Biocompare "Fast-Tracking Cell-Line Development" Article Highlights Research by SUNY Poly Professor Susan Sharfstein
Protein pharmaceuticals represent a multibillion dollar market, but deciphering the most suitable biotherapeutic-producing cell lines is a substantial manufacturing bottleneck. “For innovators, it is all about time into the clinic. How fast can you get your molecule into a robust, stable, high-productivity cell clone?” explains Susan Sharfstein, professor of nanobioscience at SUNY Polytechnic Institute.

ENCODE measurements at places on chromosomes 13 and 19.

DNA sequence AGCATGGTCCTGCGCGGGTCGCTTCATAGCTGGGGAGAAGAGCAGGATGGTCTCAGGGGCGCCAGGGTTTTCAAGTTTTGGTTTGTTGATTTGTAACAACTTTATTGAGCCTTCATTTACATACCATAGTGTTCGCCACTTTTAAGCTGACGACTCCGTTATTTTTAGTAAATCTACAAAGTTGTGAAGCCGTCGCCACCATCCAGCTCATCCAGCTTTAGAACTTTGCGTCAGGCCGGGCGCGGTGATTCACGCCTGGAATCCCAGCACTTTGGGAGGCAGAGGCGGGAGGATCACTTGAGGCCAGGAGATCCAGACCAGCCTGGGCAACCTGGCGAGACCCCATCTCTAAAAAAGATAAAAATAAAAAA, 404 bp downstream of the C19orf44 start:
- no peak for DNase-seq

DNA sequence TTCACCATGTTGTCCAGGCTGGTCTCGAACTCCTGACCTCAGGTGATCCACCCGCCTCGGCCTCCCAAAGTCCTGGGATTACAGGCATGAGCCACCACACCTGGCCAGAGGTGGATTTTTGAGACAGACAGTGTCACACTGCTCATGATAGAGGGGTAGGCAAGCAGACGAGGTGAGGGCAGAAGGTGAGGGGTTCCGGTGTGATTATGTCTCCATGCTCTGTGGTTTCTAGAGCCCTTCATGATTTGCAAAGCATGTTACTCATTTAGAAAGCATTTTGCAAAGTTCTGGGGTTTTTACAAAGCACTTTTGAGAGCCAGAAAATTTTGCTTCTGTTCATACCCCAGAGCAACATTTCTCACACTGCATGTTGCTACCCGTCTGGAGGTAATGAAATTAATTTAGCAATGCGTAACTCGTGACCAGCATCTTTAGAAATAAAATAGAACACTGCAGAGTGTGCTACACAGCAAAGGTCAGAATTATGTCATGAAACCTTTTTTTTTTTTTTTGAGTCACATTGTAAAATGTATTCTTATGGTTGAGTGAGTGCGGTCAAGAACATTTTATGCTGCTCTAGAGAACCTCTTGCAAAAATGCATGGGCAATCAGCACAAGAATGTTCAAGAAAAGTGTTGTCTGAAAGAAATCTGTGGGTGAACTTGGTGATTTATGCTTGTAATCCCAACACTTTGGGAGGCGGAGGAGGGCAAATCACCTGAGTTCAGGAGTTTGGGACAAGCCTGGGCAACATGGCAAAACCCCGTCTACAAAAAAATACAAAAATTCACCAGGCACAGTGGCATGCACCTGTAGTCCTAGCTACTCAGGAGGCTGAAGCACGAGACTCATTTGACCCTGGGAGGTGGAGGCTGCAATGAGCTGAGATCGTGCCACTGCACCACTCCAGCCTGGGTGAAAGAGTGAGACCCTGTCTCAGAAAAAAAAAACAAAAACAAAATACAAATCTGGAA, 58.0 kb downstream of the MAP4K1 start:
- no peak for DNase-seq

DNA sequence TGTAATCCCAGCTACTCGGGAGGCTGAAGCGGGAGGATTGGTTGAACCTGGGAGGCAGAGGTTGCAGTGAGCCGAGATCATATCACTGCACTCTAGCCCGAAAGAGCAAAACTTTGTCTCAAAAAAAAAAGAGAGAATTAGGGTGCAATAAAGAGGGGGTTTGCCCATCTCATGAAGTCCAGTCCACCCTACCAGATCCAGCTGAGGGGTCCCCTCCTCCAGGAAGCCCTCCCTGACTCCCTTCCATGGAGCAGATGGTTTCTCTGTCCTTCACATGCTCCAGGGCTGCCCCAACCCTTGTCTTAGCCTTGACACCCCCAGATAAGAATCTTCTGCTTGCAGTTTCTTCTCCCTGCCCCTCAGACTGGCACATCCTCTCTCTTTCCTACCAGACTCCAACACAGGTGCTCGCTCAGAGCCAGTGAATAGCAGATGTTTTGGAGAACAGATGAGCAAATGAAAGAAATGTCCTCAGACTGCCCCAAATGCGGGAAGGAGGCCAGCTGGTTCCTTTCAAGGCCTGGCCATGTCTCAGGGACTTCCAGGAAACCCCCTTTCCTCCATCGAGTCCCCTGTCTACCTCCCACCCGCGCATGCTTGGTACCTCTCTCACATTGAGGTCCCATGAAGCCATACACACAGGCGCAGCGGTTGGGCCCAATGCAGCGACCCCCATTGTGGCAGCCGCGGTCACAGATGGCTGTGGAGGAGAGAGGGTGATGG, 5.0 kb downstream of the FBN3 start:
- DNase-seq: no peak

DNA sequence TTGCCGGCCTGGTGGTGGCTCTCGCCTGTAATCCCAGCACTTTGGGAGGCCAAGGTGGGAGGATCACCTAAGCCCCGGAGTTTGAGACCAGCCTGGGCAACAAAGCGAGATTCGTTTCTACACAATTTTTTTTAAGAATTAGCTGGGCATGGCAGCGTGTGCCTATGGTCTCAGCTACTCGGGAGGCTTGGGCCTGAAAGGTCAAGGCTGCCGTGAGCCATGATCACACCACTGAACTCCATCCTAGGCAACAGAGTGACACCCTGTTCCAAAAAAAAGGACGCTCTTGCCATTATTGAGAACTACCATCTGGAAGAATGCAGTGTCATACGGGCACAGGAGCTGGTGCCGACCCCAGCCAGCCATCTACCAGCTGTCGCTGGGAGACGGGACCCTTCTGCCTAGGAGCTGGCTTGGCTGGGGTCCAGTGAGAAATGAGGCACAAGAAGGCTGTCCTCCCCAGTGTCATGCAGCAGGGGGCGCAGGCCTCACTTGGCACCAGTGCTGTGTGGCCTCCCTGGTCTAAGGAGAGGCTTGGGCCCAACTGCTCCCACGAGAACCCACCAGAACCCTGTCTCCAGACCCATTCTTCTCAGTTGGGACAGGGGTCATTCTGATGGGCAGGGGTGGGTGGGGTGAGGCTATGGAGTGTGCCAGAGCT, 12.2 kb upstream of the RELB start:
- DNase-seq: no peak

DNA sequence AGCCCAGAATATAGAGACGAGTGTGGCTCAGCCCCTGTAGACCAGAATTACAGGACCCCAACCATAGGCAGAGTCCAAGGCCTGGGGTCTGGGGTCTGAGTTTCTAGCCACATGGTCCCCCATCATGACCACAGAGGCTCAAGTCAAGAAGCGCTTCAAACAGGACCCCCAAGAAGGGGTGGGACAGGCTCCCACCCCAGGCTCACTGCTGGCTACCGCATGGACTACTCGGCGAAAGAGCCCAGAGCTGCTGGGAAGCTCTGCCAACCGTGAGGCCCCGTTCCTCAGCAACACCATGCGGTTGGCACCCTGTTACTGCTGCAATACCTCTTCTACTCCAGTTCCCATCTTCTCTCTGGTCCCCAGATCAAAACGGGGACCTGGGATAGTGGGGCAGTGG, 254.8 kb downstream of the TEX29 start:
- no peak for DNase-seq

CHO cells have been the expression system of choice for producing these biological therapeutics for the past few decades. According to Sharfstein, “Some of this is historical; the FDA is quite comfortable with them so that makes regulatory approval easier.” But these cells are also fairly easy to work with, able to be grown in suspension, and relatively resistant to viral infection. She notes that CHO cells also share glycoforms more similar to human glycans than other rodent cell lines. But perhaps the most important aspect of CHO lines: they have the capacity to express a range of proteins, including enzymes and antibodies, at multi-gram per liter titer levels.